Warrenton short film clears crowdfunding hurdle
Growing up, Brendan Rijke never thought of his hometown as a film location.
In fact, he never thought about making a movie at all.
That changed when Rijke, a graduate of Kettle Run High School, enrolled at the University of Virginia.
“I didn't develop a passion for filmmaking until my first year at U.Va.,” Rijke said in a phone interview last week. “I took photography in high school and really enjoyed it, but as a hobby. At that time I wanted to be a lawyer.
It wouldn't seem that Rijke's major in leadership and public policy and minor in media studies would foreshadow filmmaking.
“Art has always been a hobby for me and when I picked up a camera, that was just another way to produce art,” he said.
Rijke said he had an idea for a narrative short film (eight to 10 minutes) but never did anything with that idea.
“I had a lot of friends that wanted to do similar type projects and this film came out of those conversations,” Rijke said. “But it took someone actually saying, 'I know you know how to use a camera, let's make a film.' to get things started.”
The movie, which will be shot May 13 to 16 in Warrenton, is truly a collaborative effort with all aspects from the scriptwriting to direction, production and camera work done by six students.
“In the film, 'Fifth Street' is the street where the main character lives,” Rijke said. “The film shows her struggle with small town life. We have three locations for the shoot, Frost's Diner, a field across from Fauquier High School and a street in a neighborhood near Airlie.”
In an email, Rijke said living in Warrenton all is life served as his chief inspiration for the film.
“As a teenager I wrestled with the limitations of living in a small, rural town and dreamed about what life in the big city would be like,” he wrote. “In the film we find the characters at a critical juncture – how to find happiness in the context of place. In this regard, the film is really atribute to Warrenton – the people, the atmosphere, the culture.”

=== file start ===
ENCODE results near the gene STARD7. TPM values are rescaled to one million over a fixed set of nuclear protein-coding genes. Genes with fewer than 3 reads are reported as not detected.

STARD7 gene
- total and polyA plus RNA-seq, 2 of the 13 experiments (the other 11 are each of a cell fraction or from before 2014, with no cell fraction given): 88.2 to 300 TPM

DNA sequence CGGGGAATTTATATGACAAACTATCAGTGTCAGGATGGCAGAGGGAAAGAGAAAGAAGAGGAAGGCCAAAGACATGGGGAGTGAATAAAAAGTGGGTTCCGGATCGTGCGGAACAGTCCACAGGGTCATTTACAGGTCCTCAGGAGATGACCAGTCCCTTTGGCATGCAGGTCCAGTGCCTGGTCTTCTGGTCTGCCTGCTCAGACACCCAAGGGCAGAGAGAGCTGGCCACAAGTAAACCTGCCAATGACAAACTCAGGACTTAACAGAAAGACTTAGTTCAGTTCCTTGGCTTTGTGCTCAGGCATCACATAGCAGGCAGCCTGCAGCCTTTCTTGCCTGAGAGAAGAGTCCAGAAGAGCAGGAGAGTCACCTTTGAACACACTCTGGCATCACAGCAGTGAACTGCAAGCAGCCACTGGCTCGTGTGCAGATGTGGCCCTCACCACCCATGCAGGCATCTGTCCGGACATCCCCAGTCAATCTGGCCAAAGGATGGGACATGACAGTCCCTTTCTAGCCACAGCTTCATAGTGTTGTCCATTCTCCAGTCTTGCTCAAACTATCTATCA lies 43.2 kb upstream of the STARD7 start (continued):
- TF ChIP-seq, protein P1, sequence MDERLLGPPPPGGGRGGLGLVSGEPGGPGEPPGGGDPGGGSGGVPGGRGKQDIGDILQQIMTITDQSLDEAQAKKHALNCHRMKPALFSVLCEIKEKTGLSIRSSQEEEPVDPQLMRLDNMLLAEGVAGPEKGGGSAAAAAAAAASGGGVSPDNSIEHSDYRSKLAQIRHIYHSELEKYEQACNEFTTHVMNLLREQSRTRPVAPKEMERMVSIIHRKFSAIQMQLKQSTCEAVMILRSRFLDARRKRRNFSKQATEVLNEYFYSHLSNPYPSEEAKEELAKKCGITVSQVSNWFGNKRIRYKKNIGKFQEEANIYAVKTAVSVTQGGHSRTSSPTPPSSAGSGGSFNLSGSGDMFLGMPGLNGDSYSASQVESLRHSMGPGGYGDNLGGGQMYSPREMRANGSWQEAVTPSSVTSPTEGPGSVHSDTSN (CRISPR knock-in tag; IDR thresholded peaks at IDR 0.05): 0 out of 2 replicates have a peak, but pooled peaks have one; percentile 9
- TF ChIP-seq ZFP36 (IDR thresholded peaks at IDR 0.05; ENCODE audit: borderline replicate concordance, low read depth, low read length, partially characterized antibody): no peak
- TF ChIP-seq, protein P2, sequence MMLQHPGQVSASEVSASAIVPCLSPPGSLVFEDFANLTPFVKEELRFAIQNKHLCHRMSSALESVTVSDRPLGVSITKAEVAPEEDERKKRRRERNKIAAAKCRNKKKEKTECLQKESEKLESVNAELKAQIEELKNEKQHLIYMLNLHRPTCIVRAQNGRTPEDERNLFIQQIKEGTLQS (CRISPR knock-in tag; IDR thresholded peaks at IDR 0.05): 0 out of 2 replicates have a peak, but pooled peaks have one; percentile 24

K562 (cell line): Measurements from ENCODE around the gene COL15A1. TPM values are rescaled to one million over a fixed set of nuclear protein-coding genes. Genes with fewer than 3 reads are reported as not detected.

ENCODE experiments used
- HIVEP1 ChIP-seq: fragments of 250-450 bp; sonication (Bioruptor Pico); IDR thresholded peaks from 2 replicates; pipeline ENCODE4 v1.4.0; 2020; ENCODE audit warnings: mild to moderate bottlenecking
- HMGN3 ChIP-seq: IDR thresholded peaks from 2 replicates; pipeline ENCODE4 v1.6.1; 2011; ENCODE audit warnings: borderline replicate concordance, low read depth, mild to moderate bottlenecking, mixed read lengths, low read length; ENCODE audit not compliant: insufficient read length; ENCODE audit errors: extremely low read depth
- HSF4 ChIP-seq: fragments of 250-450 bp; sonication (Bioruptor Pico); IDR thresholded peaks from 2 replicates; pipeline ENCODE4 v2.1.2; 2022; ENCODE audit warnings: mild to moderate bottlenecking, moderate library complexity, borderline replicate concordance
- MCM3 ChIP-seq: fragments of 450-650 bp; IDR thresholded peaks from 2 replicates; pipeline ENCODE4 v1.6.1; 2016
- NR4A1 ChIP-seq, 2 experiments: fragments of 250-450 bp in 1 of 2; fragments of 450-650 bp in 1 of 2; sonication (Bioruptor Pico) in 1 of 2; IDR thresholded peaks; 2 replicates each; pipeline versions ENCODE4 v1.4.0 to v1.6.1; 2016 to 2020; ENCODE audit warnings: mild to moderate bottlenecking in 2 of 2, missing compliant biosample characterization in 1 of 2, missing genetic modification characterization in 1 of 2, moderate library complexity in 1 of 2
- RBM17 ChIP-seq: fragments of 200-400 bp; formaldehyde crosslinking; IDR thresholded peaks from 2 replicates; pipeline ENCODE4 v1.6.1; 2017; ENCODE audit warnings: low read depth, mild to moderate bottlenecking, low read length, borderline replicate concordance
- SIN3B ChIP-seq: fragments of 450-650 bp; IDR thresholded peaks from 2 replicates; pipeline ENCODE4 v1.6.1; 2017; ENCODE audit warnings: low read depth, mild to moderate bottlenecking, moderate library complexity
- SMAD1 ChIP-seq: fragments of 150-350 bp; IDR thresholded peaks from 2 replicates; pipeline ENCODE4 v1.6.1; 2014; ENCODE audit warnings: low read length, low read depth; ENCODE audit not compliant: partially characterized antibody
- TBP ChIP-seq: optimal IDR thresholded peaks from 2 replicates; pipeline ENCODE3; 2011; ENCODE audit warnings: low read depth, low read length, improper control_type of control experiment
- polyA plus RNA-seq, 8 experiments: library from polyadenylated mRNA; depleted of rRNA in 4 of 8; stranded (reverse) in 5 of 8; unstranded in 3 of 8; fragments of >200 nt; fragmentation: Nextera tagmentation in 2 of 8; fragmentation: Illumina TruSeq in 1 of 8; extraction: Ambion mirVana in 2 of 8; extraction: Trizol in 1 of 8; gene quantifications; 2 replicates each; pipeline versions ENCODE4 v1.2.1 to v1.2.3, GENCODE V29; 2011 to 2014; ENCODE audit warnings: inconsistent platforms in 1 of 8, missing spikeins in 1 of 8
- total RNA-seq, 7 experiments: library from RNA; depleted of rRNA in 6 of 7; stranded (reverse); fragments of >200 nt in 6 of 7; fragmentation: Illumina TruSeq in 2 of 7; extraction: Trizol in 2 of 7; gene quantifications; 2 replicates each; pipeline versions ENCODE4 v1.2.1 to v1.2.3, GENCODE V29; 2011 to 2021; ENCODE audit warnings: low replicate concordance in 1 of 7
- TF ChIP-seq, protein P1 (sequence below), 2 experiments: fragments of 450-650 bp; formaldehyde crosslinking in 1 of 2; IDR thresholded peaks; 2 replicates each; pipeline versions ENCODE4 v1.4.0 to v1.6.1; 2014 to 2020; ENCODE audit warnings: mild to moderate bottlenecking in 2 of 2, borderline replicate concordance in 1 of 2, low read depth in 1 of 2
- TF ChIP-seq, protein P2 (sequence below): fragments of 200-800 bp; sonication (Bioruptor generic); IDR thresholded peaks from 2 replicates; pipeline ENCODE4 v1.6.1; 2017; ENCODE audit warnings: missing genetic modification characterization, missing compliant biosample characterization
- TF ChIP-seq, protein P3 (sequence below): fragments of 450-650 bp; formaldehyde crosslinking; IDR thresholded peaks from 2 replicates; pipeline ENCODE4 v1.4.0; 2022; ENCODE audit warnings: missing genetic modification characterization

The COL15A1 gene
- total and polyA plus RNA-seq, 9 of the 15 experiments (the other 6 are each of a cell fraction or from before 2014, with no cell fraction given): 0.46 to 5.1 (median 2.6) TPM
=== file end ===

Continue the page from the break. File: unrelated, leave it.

Rijke said he hopes to enter the film in a number of local, regional and even national film festivals.
Funding for the movie came through a Kickstarter campaign that raised $4,550 as of its deadline last week.
Kickstarter is a website that allows anyone seeking funding for a project to explain the project and seek donations from the general public. It is all or nothing, meaning that the project must receive at least the minimum funding needed or it receives no money.
“We wanted to start small to be sure we made the minimum,” Rijke said of the $2,000 he posted as the project goal. “We have easily surpassed that and any additional funding will be used toward festival entry fees.”
There will also be a cost for converting the film to one of the formats used by the festivals.
“There are basically three formats they use, 35-millimeter, HD cam SR, which is a physical tape, kind of going back in time and the most common and most expensive, DCP, which was never an option for us,” Rijke said. “We're going to convert to the HD cam.”
U.Va. third year student Mary Claire Davis plays the female lead. She said she has done mostly stage acting both at U.Va. and in high school.
“I just came into the project in the last month,” Davis said in a phone interview Friday. “Brendan and I have been friends since first year. I read the script, liked it and auditioned.
“My character is 22 years old, a little bit idealistic and tired of life in a small town. She thinks the solution is to move to New York City and try to make it as a writer. One of her major flaws is that she is a bit overly romantic.”
Davis said she was attracted to the role because of the idea that “the place where you live affects you so much as a person. Adelle is searching for happiness and I could relate to what she thinks will bring her happiness.”
Davis admitted she has no real-life experience as a small town girl.
“I grew up in Memphis and later moved to the Northern Virginia suburbs,” she said. “But I'm very excited to film in Warrenton. It seems like a beautiful place.”
The male lead is played by Dan Barr, a second year students. His character works at a car shop, Rijke said.
“This is mostly Adele's story, though,” he said. “
The film bug has bitten Rijke so hard that the third year student is not planning on going to graduate school after he graduates in 2015.
“I'd like to purse forming a film production company or trying to make a (full-length) independent film,” he said. “I hope my story can also serve as an inspiration to young filmmakers in Fauquier County – that this story can serve to show that it is not only possible, but worthwhile to pursue your passion.”
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